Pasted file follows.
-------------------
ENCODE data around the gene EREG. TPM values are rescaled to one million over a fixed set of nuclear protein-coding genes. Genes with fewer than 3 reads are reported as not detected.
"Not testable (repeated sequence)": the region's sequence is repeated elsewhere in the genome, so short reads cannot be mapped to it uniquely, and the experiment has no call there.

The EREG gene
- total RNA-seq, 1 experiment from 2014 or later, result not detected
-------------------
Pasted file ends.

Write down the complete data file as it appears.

ENCODE data around the gene EREG. TPM values are rescaled to one million over a fixed set of nuclear protein-coding genes. Genes with fewer than 3 reads are reported as not detected.
"Not testable (repeated sequence)": the region's sequence is repeated elsewhere in the genome, so short reads cannot be mapped to it uniquely, and the experiment has no call there.

The EREG gene
- total RNA-seq, 1 experiment from 2014 or later, result not detected